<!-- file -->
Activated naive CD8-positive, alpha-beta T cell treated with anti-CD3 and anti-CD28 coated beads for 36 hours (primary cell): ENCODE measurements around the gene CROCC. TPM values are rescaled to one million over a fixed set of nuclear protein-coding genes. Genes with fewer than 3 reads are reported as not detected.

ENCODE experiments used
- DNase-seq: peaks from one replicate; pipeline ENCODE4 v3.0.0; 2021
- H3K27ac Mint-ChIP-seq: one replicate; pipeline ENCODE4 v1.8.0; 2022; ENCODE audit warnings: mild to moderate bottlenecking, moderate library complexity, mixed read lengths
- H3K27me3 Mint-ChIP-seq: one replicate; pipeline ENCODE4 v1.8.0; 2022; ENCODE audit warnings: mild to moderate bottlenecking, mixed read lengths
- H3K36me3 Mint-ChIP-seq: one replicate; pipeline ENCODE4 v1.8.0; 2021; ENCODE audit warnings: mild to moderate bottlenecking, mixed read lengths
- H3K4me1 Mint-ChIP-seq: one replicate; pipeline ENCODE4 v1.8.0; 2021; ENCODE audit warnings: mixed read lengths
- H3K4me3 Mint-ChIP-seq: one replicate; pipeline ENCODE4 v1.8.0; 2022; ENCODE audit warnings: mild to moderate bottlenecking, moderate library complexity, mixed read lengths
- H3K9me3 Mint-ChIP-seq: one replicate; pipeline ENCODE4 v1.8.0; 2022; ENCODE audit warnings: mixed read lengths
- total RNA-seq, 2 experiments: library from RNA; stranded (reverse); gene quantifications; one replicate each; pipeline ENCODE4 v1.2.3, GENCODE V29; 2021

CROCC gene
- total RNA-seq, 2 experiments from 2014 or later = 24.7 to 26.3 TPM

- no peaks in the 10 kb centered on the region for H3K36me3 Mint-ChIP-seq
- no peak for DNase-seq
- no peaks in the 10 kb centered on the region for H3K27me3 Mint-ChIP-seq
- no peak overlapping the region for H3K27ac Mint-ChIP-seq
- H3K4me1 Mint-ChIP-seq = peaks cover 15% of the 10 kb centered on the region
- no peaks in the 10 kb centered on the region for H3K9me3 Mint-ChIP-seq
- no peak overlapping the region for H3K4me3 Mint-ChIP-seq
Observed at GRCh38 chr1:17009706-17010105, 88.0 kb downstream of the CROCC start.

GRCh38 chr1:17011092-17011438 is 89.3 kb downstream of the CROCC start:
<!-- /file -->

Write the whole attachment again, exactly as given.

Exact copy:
Activated naive CD8-positive, alpha-beta T cell treated with anti-CD3 and anti-CD28 coated beads for 36 hours (primary cell): ENCODE measurements around the gene CROCC. TPM values are rescaled to one million over a fixed set of nuclear protein-coding genes. Genes with fewer than 3 reads are reported as not detected.

ENCODE experiments used
- DNase-seq: peaks from one replicate; pipeline ENCODE4 v3.0.0; 2021
- H3K27ac Mint-ChIP-seq: one replicate; pipeline ENCODE4 v1.8.0; 2022; ENCODE audit warnings: mild to moderate bottlenecking, moderate library complexity, mixed read lengths
- H3K27me3 Mint-ChIP-seq: one replicate; pipeline ENCODE4 v1.8.0; 2022; ENCODE audit warnings: mild to moderate bottlenecking, mixed read lengths
- H3K36me3 Mint-ChIP-seq: one replicate; pipeline ENCODE4 v1.8.0; 2021; ENCODE audit warnings: mild to moderate bottlenecking, mixed read lengths
- H3K4me1 Mint-ChIP-seq: one replicate; pipeline ENCODE4 v1.8.0; 2021; ENCODE audit warnings: mixed read lengths
- H3K4me3 Mint-ChIP-seq: one replicate; pipeline ENCODE4 v1.8.0; 2022; ENCODE audit warnings: mild to moderate bottlenecking, moderate library complexity, mixed read lengths
- H3K9me3 Mint-ChIP-seq: one replicate; pipeline ENCODE4 v1.8.0; 2022; ENCODE audit warnings: mixed read lengths
- total RNA-seq, 2 experiments: library from RNA; stranded (reverse); gene quantifications; one replicate each; pipeline ENCODE4 v1.2.3, GENCODE V29; 2021

CROCC gene
- total RNA-seq, 2 experiments from 2014 or later = 24.7 to 26.3 TPM

- no peaks in the 10 kb centered on the region for H3K36me3 Mint-ChIP-seq
- no peak for DNase-seq
- no peaks in the 10 kb centered on the region for H3K27me3 Mint-ChIP-seq
- no peak overlapping the region for H3K27ac Mint-ChIP-seq
- H3K4me1 Mint-ChIP-seq = peaks cover 15% of the 10 kb centered on the region
- no peaks in the 10 kb centered on the region for H3K9me3 Mint-ChIP-seq
- no peak overlapping the region for H3K4me3 Mint-ChIP-seq
Observed at GRCh38 chr1:17009706-17010105, 88.0 kb downstream of the CROCC start.

GRCh38 chr1:17011092-17011438 is 89.3 kb downstream of the CROCC start: